When the mixtures of indole to be separated contain water, the adsorbability of the zeolite is decreased and the life of the zeolite for repeated use is shortened. Accordingly, it is preferred to remove water from the mixtures of indole.

The selectivity of a system comprising an adsorbent and a solution comprising substances A' and B' in an equilibrium state for one substance A' over another substance B' is denoted by the formula, ##EQU1## wherein XA ' represents a concentration of substance A' in the external solution adjacent to the adsorbent,

XB ' represents a concentration of substance B' in the external solution adjacent to the adsorbent,

XA ' represents a concentration of substance A' in the adsorbent phase,

YB ' represents a concentration of substance B' in the adsorbent.

For example, Kdesorbent Aindole denotes a selectivity of an adsorbent for indole over a desorbent A. The selectivity is an index for the separation capacity of an adsorbent. When the adsorbability of substance B' is stronger than that of substance A', the separability of an adsorbent becomes higher with increased selectivities KA' B'.

In general, in conducting the adsorption separation, adsorbents which are considered excellent have a high selectivity and a high adsorption capacity in an equilibrium state and do not cause the change in quality of the substances to be separated and, in addition, have high adsorption and desorption velocities for the substances to be separated. For example, with an desorbent having low adsorption and desorption velocities employed, the degree of tailing of the substances to be separated is increased and as a result, a desired substance cannot be efficiently separated.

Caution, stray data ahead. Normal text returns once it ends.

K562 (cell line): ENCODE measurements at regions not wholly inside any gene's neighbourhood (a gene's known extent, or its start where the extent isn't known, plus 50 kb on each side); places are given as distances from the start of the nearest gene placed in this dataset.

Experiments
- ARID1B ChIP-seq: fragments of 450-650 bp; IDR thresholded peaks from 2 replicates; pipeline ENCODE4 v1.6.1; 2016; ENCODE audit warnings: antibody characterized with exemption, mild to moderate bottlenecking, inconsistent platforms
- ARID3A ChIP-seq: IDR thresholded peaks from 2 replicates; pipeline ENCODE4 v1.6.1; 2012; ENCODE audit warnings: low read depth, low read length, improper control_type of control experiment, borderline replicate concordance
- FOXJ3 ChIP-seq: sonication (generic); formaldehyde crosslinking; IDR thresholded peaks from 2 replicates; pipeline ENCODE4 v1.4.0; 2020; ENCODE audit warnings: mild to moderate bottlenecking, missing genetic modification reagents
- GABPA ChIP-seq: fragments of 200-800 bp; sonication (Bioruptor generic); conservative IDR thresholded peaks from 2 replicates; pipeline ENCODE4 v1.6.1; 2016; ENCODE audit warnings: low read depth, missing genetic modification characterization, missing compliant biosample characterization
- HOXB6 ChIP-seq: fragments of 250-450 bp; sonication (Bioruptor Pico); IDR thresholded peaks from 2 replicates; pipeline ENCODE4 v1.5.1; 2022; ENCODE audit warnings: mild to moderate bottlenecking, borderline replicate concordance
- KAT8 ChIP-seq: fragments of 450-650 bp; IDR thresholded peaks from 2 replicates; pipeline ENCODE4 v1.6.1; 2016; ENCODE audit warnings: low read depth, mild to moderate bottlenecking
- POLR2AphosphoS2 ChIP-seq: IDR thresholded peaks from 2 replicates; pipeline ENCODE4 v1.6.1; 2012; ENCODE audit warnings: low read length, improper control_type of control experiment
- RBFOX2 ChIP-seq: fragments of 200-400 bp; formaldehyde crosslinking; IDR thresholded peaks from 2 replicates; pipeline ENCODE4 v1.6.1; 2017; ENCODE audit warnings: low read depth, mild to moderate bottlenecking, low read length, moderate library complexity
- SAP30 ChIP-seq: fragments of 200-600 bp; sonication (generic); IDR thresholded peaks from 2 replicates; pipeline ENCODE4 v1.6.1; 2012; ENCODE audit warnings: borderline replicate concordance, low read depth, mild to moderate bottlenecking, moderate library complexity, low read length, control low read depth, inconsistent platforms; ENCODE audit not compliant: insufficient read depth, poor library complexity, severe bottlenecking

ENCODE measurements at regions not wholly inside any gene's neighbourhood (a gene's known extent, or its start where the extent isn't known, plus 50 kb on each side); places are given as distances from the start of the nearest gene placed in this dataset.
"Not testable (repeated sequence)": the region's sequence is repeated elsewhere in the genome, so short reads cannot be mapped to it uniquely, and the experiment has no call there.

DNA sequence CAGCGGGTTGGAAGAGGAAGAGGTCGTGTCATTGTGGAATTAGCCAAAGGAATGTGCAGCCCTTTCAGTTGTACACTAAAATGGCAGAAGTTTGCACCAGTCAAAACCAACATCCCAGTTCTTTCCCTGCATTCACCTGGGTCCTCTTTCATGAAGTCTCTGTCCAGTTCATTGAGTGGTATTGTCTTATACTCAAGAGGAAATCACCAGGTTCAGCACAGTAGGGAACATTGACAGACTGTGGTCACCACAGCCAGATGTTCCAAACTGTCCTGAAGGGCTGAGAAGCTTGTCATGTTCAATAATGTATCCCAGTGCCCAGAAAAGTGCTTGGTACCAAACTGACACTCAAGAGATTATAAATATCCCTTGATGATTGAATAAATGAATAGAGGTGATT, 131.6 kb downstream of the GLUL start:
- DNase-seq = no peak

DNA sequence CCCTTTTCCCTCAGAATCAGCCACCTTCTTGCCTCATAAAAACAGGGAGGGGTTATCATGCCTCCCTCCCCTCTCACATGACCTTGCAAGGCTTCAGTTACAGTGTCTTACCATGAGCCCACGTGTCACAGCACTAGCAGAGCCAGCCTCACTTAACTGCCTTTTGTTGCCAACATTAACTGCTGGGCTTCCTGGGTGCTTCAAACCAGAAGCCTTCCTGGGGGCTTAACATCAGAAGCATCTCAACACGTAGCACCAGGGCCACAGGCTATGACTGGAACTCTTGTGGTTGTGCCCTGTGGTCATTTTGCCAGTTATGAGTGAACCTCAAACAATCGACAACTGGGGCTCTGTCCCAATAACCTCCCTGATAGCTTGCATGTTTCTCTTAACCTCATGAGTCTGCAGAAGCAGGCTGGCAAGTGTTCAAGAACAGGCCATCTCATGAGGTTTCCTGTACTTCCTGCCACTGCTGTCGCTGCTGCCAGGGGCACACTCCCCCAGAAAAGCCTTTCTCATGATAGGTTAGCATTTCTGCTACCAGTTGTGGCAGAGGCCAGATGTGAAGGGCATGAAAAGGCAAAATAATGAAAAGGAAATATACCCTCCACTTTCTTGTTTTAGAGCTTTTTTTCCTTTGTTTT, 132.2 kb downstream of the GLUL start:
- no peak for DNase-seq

It has now been found that the adsorption and desorption velocities of an adsorbent for indole greatly vary depending upon the kind of the adsorbent employed. More specifically, the adsorption and desorption velocities of an adsorbent are the highest with a lithium ion-replaced Y type zeolite of the faujasite structured zeolites which can be employed in this invention and the second highest with a sodium ion-replaced Y type zeolite. In this invention the lithium ion-replaced Y type zeolite is a more preferred adsorbent since indole is adsorbed thereon with a high selectivity and at the same time no change in quality of indole is observed in addition to its high adsorption velocity. In this invention the sodium ion-replaced Y type zeolite is also preferably employed without any substantial problem although its adsorption velocity is slightly inferior to the adsorption velocity of the lithium-ion replaced zeolite.